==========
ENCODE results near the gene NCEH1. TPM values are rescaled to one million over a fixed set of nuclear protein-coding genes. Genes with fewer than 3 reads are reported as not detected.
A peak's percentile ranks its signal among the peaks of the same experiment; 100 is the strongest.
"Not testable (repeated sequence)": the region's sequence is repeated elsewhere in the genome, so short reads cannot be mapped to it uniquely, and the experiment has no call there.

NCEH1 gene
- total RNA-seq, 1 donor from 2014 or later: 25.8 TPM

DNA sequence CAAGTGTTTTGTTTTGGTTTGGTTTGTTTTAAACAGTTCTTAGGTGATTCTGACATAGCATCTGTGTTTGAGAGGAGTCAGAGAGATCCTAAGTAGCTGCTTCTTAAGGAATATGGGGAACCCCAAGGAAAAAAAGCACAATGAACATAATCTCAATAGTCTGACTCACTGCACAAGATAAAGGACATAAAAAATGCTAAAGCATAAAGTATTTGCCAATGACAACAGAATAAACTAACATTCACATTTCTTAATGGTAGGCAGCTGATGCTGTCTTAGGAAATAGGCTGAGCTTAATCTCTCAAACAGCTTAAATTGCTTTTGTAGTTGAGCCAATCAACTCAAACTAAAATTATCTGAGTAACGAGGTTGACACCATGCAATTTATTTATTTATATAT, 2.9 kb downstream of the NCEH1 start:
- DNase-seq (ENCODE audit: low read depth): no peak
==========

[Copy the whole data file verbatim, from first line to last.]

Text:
ENCODE results near the gene NCEH1. TPM values are rescaled to one million over a fixed set of nuclear protein-coding genes. Genes with fewer than 3 reads are reported as not detected.
A peak's percentile ranks its signal among the peaks of the same experiment; 100 is the strongest.
"Not testable (repeated sequence)": the region's sequence is repeated elsewhere in the genome, so short reads cannot be mapped to it uniquely, and the experiment has no call there.

NCEH1 gene
- total RNA-seq, 1 donor from 2014 or later: 25.8 TPM

DNA sequence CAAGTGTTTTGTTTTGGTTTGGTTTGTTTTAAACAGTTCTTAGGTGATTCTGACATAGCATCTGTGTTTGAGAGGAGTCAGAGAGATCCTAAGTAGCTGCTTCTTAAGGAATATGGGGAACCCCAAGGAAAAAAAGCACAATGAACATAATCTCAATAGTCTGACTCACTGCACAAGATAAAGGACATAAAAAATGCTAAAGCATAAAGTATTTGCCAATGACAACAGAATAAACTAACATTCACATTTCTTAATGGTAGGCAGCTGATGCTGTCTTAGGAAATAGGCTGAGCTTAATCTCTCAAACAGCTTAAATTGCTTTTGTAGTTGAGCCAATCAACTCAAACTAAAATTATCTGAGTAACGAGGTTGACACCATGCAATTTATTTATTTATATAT, 2.9 kb downstream of the NCEH1 start:
- DNase-seq (ENCODE audit: low read depth): no peak